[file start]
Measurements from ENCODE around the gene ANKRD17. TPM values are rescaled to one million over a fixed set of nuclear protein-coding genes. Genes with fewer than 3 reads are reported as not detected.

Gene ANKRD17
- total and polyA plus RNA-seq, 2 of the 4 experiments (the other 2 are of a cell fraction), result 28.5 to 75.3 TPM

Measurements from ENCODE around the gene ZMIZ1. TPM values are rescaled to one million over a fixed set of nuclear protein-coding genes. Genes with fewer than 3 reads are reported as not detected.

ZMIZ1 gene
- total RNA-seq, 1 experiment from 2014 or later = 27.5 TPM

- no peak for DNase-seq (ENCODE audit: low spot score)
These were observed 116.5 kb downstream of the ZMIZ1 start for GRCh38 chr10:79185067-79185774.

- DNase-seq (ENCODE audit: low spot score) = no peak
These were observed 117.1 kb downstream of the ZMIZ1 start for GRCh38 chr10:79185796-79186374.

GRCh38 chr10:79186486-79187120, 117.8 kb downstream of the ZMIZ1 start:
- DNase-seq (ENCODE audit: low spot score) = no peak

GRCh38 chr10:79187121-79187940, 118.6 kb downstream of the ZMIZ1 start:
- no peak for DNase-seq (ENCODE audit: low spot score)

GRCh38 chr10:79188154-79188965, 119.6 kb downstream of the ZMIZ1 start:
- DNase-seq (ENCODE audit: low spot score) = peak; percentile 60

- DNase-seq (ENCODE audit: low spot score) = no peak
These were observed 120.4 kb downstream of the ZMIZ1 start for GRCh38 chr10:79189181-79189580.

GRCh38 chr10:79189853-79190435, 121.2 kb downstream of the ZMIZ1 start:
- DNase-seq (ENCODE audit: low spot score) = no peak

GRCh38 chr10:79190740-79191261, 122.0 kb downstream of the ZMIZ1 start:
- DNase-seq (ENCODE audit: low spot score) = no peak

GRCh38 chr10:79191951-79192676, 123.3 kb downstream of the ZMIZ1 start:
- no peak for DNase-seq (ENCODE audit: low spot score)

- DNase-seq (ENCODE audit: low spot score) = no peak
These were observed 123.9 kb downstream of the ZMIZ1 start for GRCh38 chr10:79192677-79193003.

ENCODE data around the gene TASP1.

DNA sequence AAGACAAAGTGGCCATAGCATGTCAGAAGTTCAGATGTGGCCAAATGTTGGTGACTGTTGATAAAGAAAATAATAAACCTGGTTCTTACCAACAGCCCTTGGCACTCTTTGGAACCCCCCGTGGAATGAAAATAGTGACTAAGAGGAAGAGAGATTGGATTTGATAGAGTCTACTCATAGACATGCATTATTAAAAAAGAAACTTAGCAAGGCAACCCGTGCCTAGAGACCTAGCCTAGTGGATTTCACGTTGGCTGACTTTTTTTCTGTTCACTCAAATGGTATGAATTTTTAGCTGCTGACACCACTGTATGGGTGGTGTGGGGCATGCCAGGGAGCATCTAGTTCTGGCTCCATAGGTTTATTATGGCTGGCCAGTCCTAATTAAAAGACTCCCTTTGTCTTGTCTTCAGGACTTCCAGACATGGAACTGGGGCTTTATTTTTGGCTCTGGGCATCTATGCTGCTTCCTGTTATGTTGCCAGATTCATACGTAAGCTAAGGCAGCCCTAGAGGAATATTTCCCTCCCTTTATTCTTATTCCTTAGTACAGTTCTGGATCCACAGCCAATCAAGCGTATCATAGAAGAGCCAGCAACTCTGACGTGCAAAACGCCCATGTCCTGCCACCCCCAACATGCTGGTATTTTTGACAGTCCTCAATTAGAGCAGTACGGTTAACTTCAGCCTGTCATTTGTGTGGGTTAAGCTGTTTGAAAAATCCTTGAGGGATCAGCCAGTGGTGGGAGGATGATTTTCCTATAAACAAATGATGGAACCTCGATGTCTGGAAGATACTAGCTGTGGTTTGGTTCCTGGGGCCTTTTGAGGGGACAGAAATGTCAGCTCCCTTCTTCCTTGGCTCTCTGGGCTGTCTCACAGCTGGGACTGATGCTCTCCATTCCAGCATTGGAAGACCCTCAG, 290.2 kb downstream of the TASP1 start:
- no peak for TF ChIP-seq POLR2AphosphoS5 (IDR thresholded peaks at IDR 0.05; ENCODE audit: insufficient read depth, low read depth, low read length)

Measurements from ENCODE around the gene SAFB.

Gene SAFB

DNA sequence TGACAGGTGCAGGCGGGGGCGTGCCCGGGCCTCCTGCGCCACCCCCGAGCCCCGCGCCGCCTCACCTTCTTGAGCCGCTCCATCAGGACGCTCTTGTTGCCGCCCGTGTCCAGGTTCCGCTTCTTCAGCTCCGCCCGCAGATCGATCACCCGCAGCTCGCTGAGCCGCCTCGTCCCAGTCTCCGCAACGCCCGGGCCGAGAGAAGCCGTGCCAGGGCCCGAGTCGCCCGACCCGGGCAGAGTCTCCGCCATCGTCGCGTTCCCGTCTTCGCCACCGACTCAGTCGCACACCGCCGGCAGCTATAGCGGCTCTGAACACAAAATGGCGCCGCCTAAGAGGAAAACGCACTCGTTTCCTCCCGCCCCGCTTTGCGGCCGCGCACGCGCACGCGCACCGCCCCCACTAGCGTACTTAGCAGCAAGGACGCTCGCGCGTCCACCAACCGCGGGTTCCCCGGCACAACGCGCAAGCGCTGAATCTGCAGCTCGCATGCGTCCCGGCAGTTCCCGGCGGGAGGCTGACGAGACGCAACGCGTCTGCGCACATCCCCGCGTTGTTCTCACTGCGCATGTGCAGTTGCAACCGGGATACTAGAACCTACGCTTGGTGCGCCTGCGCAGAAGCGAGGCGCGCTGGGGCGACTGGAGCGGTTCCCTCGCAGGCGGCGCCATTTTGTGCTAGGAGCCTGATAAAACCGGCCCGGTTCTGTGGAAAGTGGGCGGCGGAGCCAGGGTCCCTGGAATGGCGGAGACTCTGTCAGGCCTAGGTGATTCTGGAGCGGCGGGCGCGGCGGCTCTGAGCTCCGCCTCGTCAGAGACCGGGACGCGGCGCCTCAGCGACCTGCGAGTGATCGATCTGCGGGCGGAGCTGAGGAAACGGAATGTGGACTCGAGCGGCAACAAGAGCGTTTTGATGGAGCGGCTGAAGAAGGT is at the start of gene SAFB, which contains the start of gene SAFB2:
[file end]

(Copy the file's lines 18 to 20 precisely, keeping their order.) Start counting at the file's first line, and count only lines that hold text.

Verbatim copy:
These were observed 120.4 kb downstream of the ZMIZ1 start for GRCh38 chr10:79189181-79189580.

GRCh38 chr10:79189853-79190435, 121.2 kb downstream of the ZMIZ1 start:
- DNase-seq (ENCODE audit: low spot score) = no peak